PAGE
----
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This is an interesting but rather dry topic. Dry in the sense that very little documented information is available. I worked for the Nigerian Railways when the war broke out. I was at a remote station that was used primarily for traffic operations (crossing trains) on the single line block system. The only link between the station and the world outside was the railway block telegraph system.The phone was an open line system, connecting all stations from Lagos up to Minna at the Northern end of the Western District sector.  Through this phone the traffic controller in Lagos gathered information about the position of any train on the network. When the war broke out, it was the means by which Ibo railway officials living in the North of Nigeria informed themselves of developments in the civil unrest.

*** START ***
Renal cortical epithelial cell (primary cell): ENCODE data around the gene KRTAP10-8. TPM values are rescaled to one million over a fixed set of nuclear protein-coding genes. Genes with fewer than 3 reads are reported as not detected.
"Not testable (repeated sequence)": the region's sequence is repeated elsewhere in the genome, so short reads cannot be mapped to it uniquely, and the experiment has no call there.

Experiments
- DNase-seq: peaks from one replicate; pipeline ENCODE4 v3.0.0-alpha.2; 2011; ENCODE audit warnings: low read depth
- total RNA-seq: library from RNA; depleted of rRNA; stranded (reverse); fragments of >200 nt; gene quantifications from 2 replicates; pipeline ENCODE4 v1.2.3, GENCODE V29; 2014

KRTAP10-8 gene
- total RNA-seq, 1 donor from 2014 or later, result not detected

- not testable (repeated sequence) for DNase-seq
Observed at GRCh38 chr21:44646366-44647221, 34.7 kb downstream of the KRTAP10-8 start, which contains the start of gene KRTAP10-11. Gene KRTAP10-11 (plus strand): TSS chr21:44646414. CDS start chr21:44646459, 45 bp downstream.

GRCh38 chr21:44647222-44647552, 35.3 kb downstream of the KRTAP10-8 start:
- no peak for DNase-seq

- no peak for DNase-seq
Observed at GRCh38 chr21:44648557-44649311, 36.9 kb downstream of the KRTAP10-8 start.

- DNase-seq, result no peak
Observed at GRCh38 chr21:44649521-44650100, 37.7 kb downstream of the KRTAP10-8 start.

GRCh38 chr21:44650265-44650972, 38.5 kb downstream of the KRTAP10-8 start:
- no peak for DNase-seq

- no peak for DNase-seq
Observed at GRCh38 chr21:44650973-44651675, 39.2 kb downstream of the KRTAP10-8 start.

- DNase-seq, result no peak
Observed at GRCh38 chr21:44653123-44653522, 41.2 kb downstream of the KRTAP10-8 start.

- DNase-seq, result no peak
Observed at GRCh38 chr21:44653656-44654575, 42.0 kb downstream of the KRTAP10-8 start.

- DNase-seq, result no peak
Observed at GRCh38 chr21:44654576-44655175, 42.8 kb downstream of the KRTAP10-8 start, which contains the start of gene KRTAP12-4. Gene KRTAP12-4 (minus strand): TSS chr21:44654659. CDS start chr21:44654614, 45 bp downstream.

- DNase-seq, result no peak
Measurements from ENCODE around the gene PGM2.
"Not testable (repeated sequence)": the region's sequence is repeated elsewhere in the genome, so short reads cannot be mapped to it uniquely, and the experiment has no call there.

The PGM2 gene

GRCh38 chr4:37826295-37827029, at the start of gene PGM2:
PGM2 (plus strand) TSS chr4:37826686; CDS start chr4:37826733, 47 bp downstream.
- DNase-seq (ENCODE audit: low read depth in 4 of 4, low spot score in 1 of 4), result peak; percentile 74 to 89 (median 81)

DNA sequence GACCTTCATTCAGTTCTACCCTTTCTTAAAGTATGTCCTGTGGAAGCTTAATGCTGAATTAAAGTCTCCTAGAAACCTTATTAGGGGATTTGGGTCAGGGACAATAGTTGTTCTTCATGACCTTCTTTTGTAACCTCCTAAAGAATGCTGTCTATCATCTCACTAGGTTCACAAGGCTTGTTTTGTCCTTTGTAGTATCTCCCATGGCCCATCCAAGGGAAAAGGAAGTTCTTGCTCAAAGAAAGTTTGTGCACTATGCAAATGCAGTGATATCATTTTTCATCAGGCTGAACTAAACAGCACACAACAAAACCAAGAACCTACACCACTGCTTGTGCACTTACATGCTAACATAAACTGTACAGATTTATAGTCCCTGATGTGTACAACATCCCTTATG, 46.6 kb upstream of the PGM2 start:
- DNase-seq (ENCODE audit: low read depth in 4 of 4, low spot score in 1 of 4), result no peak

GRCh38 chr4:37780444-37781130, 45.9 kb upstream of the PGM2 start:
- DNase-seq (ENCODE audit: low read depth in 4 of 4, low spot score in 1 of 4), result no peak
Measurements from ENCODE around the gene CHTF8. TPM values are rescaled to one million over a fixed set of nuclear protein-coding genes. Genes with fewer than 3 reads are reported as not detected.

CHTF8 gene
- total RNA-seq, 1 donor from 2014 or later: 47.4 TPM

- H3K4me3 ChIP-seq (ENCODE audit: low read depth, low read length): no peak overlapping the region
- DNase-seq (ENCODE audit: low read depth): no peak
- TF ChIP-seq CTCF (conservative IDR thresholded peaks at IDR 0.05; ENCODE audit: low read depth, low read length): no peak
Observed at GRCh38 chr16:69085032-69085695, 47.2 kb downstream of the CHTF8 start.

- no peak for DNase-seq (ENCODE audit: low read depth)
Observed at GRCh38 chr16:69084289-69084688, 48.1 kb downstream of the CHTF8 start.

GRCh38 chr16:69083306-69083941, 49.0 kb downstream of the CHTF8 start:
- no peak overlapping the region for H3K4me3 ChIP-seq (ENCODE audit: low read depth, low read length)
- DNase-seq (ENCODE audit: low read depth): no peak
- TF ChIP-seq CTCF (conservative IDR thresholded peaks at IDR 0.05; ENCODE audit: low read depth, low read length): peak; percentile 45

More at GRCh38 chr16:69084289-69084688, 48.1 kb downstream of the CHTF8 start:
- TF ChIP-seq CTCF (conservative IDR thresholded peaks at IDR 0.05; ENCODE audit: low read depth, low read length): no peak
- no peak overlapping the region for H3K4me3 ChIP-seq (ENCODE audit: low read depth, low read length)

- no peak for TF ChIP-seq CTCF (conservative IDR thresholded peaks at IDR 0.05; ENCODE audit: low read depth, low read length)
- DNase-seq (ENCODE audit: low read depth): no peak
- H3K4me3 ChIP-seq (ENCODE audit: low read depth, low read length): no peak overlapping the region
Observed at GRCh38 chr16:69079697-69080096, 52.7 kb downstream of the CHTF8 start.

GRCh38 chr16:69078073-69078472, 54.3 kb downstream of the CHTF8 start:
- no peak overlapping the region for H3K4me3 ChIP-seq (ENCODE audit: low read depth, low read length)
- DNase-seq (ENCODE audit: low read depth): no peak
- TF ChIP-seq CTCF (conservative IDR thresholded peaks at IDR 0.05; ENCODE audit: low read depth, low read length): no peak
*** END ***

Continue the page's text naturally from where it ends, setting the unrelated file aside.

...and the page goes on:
I cannot give exact dates here. But when the first round of kiilings of Ibos started in 1966 in Northern Nigeria, the railway stations served as a haven for fleeing Ibo natives. They took the first available train (passenger or goods) going south to Lagos from where they found their way to the East. An Ibo staff at my station,asked m e to check for the position of any train. He returned to his quarters to prepare his wife and new-born  baby to leave. He came back out with just a package, probably food for the baby. The train stopped, they boarded, and were gone.  I remained because, although an Easterner, only Ibos were originally the target.  About the next evening, I received a call on the block telegraph from a staff at a station close to Minna. He reported a mob attack on a waiting room full of passengers waiting for train to flee, but were killed indiscriminately. Other Easterners non Ibos began to leave, using the railway because it seemed the safest means. However, a mob attack on on a passengers train at a station was a cause for concern. There was the report of a bold train driver who decided to break the rules to save his passengers fleeing southward. The train was booked to stop at a station (Zungeru, I believe). The driver had been hinted that a mob awaited his Ibo passengers if he stopped at the stain. The driver, reportedly drove through the station without stopping, and so could take his passengers through, alive.